What are we looking for?
We are looking for startups to develop a hardware or software solution for Kenyan commercial building owners or SMEs to carry out energy audits in a cost-effective and convenient way. Since the energy audit is only the first step toward improved energy efficiency, the solution would benefit from also including recommendations to the building owner for what steps to take to reduce electricity consumption, including technological and/or behavioral changes. For example, Remote energy audits using sensors, interval data or other software could reduce the cost of energy audits drastically (up to 80%) and identify additional energy savings (up to 30-35%).
Also, given that there isn’t an existing culture around energy audits among SMEs in Kenya, the solution could benefit from including ways to increase awareness of the economic benefits of carrying out energy audits.
Demand Reduction Through Behavioral Change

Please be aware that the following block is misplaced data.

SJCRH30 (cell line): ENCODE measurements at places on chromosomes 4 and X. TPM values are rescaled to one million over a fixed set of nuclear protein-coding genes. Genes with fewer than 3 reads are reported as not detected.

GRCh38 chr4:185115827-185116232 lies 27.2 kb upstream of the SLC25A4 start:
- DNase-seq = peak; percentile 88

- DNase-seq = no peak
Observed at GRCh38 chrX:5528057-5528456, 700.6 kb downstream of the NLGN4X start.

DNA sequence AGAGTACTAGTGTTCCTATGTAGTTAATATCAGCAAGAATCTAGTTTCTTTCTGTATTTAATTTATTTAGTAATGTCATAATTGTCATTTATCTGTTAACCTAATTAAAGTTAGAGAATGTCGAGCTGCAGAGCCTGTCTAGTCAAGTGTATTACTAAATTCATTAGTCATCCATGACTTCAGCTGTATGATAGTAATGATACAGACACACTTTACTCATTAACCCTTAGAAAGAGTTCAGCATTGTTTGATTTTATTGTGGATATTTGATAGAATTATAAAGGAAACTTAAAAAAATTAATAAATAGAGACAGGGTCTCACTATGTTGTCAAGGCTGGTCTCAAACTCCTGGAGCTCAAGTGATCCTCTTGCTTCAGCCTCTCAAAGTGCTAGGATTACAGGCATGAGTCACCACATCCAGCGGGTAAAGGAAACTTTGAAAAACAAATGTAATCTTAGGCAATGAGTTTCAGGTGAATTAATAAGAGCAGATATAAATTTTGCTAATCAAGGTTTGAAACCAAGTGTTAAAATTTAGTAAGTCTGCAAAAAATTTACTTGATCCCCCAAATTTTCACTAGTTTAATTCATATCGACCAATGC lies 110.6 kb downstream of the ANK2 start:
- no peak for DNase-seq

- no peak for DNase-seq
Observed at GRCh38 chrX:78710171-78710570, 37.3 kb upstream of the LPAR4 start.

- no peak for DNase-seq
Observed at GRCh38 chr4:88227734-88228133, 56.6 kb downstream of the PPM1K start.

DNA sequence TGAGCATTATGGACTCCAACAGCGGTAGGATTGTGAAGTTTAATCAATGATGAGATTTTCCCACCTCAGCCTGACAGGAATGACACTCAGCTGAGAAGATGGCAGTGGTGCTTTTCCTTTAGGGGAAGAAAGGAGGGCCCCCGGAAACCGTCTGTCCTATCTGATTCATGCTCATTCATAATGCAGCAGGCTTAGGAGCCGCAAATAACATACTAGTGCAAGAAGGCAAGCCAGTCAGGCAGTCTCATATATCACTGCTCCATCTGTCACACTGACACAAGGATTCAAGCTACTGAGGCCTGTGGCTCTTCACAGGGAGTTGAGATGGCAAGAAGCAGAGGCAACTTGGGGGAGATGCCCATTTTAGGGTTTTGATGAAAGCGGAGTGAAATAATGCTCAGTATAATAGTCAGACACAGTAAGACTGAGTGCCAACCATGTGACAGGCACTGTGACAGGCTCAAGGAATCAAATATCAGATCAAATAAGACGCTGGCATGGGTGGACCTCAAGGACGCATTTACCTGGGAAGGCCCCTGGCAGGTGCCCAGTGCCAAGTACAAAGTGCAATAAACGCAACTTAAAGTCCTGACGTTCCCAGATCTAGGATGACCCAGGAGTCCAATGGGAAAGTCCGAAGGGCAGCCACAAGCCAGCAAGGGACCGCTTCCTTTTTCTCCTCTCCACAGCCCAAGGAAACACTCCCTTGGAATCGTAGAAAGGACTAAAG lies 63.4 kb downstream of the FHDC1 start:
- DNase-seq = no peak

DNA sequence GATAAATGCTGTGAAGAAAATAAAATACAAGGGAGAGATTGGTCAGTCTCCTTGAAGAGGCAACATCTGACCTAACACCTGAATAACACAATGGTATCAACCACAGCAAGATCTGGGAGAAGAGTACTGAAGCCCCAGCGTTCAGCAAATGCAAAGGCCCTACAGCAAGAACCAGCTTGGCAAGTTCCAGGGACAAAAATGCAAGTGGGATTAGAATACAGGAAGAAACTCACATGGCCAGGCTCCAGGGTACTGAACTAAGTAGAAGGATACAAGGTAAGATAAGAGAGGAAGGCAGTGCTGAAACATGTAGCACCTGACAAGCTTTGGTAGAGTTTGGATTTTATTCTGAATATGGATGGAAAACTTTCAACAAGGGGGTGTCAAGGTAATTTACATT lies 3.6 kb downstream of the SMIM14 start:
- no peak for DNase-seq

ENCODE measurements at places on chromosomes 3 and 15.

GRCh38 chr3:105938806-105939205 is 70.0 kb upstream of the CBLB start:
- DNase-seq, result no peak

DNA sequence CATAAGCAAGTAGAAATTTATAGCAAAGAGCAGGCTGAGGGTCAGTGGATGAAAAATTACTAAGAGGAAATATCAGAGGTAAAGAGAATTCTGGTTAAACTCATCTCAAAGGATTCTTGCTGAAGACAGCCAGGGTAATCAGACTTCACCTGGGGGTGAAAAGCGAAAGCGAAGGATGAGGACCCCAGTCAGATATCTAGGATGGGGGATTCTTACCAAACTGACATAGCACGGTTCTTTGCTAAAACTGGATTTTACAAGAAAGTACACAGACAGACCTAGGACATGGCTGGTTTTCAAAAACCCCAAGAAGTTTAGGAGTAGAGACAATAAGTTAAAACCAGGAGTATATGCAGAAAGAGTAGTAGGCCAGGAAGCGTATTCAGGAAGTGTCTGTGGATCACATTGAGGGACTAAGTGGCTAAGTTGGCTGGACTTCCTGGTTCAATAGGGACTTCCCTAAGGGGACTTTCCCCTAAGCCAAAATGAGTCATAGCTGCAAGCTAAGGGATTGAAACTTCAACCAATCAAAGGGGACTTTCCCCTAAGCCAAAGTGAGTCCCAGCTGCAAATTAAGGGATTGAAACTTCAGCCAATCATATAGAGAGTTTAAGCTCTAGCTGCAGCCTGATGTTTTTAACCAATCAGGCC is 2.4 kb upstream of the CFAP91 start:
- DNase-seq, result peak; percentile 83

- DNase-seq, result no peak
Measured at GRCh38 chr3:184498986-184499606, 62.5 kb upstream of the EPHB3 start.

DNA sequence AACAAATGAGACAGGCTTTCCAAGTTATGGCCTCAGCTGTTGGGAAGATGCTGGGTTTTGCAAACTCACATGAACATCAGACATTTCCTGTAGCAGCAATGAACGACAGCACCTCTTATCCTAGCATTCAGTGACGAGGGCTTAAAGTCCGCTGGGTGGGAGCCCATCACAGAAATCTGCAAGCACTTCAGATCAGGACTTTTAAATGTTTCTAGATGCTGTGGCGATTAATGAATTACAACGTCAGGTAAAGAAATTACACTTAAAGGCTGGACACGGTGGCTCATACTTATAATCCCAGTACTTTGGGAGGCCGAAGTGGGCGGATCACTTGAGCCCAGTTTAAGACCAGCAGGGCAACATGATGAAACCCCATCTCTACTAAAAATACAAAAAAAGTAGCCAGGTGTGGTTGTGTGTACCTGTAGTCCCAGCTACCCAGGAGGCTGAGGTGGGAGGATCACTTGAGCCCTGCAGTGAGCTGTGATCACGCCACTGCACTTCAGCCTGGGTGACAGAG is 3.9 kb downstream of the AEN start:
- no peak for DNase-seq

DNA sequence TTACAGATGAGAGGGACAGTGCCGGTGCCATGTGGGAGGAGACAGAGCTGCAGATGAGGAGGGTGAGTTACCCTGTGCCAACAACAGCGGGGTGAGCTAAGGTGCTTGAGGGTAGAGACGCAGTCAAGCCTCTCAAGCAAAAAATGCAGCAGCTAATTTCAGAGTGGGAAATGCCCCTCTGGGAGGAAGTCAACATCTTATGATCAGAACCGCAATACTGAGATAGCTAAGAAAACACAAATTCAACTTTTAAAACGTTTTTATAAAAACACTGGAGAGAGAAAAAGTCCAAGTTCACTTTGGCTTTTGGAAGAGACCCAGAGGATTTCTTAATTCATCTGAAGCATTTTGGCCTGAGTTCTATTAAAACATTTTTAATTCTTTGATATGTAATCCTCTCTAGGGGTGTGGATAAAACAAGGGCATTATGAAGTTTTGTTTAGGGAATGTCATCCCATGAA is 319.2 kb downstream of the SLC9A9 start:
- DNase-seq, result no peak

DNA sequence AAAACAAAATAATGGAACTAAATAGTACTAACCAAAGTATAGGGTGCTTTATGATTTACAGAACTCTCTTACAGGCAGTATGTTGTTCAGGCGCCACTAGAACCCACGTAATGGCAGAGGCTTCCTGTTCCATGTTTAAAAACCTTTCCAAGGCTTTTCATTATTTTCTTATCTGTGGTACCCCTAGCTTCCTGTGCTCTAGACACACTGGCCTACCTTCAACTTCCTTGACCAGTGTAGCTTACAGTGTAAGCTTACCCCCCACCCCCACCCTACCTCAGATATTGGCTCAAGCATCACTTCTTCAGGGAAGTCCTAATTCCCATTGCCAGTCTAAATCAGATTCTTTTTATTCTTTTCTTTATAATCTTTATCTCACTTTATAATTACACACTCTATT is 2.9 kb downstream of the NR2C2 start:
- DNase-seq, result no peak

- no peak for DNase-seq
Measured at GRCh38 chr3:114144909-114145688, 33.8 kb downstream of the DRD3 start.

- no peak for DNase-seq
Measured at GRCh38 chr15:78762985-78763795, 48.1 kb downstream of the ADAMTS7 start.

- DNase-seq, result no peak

Access to real-time data can empower home and business owners to monitor their energy usage and identify opportunities for reducing consumption through energy efficiency. This has been successfully demonstrated by a number of software providers and startups in recent years. For example, in the UK, offering households a simple home energy monitor showing energy usage has resulted in significant energy savings. Behavior Based Energy Efficiency (BBEE) programs are considered a potential new source of large-scale energy savings beyond that extend beyond traditional utility programs and have included incentives and gamification. In addition to changing behavior, financing the energy efficiency measures is a substantial barrier to implementation. For this, innovative business models can provide a solution. For example, lighting is responsible for an average of 20% of household energy consumption and LED lights are up to 80% more efficient than traditional light bulbs. To encourage energy savings and manage electricity supply shortage, the India Prime Minister has proposed an innovative financing scheme allowing Indian citizens to purchase LEDs for a fraction of their cost and pay off the rest through future savings.In terms of electric appliance use, residents lack information on the cost and benefits of available energy efficiency solutions available on the market (eg. ceiling fans, refrigerators, televisions, lighting, efficient pumps). Increasing awareness and inducing behavior change around demand reduction practices helps consumers save on energy costs and can be a benefit to the electricity utility working to manage blackouts and supply shortages.